Activists are putting pressure on the government to create a committee to right the wrongs of the Saakashvili regime. (Interpressnews.)

TBILISI, DFWatch–Activists on Sunday gathered in front of the old parliament building in Tbilisi demanding the creation of a committee to go through miscarriages of justice during former President Saakashvili.

The demonstration was organized by the organization Former Political Prisoners for Human Rights and the reason was a decision by the government to postpone the creation of a commission to determine miscarriages of justice in the past.

Prosecutors in Georgia are currently studying more than 18 000 complaints from people who say they were subject to injustice during the years former president Mikheil Saakashvili was in power. More than 9 500 cases are actively being pursued.

The sheer amount of complaints is putting an insurmountable work load on the system, and a further problem is that it would be costly for the Georgian state to recompense all the wrongs people may have suffered. Compensating the property taken from people under pressure – which is the most common complaint – would cost about four billion lari, or 2.3 billion US dollars, according to the country’s ombudsman, who keeps receiving more than five hundred new admissible complaints per month, mostly regarding things than happened under Saakashvili.

Georgian Dream, the coalition now in power, made promises during the 2012 election campaign to clean up the transgressions of the former regime, and a proposal is being discussed to create a commission to handle the process, but it was recently put on hold. Nana Kakabadze, leader of Former Political Prisoners for Human Rights, says they demand that the government fulfills its election promises.

“This was a violation of rights of people who were unfairly punished, and those who were punishing these people for nine years must be held responsible,” she said.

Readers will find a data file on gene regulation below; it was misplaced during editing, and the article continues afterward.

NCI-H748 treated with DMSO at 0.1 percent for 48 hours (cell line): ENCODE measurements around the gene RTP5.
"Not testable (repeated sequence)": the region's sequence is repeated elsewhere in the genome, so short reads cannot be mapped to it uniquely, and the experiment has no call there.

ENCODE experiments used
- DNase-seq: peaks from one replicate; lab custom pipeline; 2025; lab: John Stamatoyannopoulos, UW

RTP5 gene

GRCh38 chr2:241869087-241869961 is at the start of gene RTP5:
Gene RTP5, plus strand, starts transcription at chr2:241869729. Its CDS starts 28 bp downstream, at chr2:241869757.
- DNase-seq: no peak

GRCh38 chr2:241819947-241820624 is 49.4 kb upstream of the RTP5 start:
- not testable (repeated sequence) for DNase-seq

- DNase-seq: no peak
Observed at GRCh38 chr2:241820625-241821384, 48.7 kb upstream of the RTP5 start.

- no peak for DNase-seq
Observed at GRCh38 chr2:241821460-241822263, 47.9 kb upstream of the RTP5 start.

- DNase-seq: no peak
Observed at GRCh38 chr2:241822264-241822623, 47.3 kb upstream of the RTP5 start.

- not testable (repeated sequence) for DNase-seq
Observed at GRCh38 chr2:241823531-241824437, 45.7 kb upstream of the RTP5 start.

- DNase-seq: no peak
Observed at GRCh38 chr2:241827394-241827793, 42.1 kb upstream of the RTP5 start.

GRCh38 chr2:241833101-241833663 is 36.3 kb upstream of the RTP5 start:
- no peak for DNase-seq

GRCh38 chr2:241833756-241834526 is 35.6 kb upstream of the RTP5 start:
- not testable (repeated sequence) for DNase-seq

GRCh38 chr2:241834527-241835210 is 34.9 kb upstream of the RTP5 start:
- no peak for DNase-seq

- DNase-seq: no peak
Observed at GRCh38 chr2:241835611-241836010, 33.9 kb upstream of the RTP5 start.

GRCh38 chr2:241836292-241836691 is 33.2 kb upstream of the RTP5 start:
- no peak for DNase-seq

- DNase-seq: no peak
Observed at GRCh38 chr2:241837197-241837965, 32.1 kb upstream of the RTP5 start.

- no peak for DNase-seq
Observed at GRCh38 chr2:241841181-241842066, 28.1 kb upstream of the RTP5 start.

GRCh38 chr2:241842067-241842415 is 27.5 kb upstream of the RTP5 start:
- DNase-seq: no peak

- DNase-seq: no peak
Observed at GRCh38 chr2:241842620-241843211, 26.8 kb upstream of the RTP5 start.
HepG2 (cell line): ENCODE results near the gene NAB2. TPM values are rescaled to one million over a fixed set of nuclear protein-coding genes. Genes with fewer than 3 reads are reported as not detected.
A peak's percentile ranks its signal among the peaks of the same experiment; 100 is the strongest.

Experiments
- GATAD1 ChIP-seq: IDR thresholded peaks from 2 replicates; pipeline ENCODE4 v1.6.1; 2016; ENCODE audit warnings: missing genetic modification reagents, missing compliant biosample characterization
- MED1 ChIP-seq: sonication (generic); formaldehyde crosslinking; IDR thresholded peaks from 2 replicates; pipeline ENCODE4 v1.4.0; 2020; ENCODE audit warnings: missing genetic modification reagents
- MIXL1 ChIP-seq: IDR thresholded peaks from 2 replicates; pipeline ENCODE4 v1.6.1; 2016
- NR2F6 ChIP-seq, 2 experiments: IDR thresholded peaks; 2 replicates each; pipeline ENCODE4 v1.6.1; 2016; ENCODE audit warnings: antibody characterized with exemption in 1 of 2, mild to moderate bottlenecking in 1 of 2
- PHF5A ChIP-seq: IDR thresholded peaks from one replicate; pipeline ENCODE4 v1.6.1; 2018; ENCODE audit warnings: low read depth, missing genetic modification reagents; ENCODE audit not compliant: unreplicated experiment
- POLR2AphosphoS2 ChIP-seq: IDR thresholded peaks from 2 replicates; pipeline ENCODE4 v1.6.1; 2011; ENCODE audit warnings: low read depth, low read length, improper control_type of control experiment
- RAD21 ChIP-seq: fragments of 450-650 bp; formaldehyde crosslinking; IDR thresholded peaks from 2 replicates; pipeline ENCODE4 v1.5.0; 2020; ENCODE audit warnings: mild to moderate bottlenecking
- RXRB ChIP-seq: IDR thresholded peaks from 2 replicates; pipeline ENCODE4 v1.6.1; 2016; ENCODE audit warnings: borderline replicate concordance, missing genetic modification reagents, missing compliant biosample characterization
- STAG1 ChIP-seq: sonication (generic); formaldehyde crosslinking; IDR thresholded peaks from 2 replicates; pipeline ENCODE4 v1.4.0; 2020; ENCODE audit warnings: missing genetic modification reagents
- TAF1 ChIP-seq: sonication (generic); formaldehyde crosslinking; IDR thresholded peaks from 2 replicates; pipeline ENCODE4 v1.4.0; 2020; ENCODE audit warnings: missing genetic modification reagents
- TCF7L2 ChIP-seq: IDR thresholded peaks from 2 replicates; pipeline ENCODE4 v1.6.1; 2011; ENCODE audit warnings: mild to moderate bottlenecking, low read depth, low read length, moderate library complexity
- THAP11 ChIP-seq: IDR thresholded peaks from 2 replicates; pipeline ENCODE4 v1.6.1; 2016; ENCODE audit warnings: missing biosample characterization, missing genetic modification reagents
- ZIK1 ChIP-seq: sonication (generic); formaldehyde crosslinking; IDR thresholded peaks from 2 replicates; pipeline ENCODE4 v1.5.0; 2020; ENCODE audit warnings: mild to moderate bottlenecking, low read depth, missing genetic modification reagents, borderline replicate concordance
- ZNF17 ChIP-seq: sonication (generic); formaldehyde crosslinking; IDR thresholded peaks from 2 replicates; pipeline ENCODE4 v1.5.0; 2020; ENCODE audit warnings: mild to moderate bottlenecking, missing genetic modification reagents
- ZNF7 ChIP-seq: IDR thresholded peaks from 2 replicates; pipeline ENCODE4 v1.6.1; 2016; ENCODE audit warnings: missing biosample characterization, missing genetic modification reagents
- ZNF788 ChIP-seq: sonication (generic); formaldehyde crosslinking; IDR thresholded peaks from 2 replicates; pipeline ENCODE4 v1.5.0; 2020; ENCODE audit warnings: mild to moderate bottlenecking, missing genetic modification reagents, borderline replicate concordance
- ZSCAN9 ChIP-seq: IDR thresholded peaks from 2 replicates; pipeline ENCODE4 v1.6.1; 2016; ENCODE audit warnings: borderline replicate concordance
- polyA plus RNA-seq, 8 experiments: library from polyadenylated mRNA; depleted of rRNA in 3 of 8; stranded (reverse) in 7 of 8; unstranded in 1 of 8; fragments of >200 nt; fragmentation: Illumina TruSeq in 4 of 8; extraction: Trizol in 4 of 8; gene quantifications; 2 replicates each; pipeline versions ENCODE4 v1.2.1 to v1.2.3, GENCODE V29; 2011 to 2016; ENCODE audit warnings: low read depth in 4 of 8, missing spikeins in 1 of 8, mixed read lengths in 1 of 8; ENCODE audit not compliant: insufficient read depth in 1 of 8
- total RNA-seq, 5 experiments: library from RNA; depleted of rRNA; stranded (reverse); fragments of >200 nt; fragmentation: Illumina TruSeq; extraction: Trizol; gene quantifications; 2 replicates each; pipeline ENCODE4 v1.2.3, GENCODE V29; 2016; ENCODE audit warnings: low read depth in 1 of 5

If their demand is not met participants warn that they will demand an unscheduled parliamentary election.

Kakabadze, who addressed the rally participants, said that they will use all means to get the process of restoration of justice started in Georgia. She said this may require organizing a series of protest rallies. Kakabadze called on relatives of prisoners to act if they think that their relatives were put in prison illegally.

A camp was set up at the old parliament building to register people who demand to restore justice and those who also demand to create a commission the mission of which is to determine miscarriages of justice.

November 28, Minister of Justice Thea Tsulukiani said that the government has decided that the country is not yet ready to create a miscarriage of justice commission. She said no-one is against creating it, but financial, economic and other conditions must be carefully reviewed before this is done.

“There are consultations about this issue and when we will see that we are ready, the process will move on,” she added.

Her statement caused nearly 150 prisoners to go on hunger strike.

Two days ago, Prison Minister Sozar Subari said 110 prisoners were still on hunger strike. The next day, 14 prisoners ended their protest. The rest still refuse to eat.